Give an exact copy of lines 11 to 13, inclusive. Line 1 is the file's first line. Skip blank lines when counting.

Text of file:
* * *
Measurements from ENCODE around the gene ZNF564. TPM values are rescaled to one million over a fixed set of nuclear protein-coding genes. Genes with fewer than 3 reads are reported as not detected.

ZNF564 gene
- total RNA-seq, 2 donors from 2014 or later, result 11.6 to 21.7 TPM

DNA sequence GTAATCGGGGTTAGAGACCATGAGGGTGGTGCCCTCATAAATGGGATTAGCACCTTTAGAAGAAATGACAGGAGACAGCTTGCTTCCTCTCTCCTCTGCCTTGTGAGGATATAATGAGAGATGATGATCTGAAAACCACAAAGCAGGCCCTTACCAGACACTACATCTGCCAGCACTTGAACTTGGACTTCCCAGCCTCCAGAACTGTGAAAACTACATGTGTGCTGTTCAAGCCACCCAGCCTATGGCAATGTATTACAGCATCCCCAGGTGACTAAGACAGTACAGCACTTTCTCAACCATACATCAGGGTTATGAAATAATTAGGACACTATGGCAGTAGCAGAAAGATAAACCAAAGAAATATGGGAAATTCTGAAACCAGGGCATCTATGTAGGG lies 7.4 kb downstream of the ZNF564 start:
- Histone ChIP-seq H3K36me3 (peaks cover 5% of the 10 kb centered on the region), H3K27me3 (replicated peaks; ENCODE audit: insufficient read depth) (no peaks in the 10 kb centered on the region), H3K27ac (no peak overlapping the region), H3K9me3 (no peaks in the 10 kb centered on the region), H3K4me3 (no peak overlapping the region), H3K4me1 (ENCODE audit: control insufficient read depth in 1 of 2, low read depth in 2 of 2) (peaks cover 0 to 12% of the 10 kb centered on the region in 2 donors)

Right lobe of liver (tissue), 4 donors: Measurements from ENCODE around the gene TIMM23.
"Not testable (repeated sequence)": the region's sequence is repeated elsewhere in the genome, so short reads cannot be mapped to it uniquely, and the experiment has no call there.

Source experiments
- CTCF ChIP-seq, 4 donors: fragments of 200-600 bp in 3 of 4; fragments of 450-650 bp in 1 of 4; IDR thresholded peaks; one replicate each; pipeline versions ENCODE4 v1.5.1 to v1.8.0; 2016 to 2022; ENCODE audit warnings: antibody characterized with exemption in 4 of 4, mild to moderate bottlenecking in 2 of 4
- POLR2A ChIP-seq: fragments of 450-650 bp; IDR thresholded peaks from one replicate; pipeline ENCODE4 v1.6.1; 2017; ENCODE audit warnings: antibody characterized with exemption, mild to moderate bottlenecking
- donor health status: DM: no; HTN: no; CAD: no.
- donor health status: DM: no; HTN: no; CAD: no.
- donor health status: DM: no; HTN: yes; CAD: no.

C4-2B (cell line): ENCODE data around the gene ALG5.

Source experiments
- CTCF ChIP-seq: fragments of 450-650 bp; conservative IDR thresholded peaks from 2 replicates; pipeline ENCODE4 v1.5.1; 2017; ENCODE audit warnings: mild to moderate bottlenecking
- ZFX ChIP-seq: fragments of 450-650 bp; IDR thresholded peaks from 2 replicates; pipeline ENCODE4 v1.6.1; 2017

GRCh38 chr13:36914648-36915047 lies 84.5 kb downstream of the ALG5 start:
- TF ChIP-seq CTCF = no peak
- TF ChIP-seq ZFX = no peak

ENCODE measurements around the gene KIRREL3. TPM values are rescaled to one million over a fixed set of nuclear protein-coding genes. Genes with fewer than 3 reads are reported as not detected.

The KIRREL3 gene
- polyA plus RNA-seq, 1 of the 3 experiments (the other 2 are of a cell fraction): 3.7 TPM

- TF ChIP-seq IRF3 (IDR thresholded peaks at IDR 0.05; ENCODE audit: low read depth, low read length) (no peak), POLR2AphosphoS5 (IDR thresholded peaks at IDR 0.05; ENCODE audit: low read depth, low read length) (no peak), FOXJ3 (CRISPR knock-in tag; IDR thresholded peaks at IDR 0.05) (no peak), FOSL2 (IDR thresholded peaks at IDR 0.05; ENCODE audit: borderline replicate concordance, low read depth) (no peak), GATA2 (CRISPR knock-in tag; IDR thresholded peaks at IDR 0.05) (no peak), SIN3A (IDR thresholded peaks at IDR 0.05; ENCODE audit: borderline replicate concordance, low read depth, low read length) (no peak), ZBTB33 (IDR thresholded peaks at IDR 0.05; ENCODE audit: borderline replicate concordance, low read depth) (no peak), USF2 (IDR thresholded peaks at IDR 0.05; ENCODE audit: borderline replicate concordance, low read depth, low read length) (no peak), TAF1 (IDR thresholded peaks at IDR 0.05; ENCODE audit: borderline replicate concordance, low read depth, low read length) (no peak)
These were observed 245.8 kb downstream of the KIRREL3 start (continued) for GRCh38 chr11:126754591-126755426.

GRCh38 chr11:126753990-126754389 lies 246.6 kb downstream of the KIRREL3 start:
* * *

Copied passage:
- donor health status: DM: no; HTN: no; CAD: no.
- donor health status: DM: no; HTN: no; CAD: no.
- donor health status: DM: no; HTN: yes; CAD: no.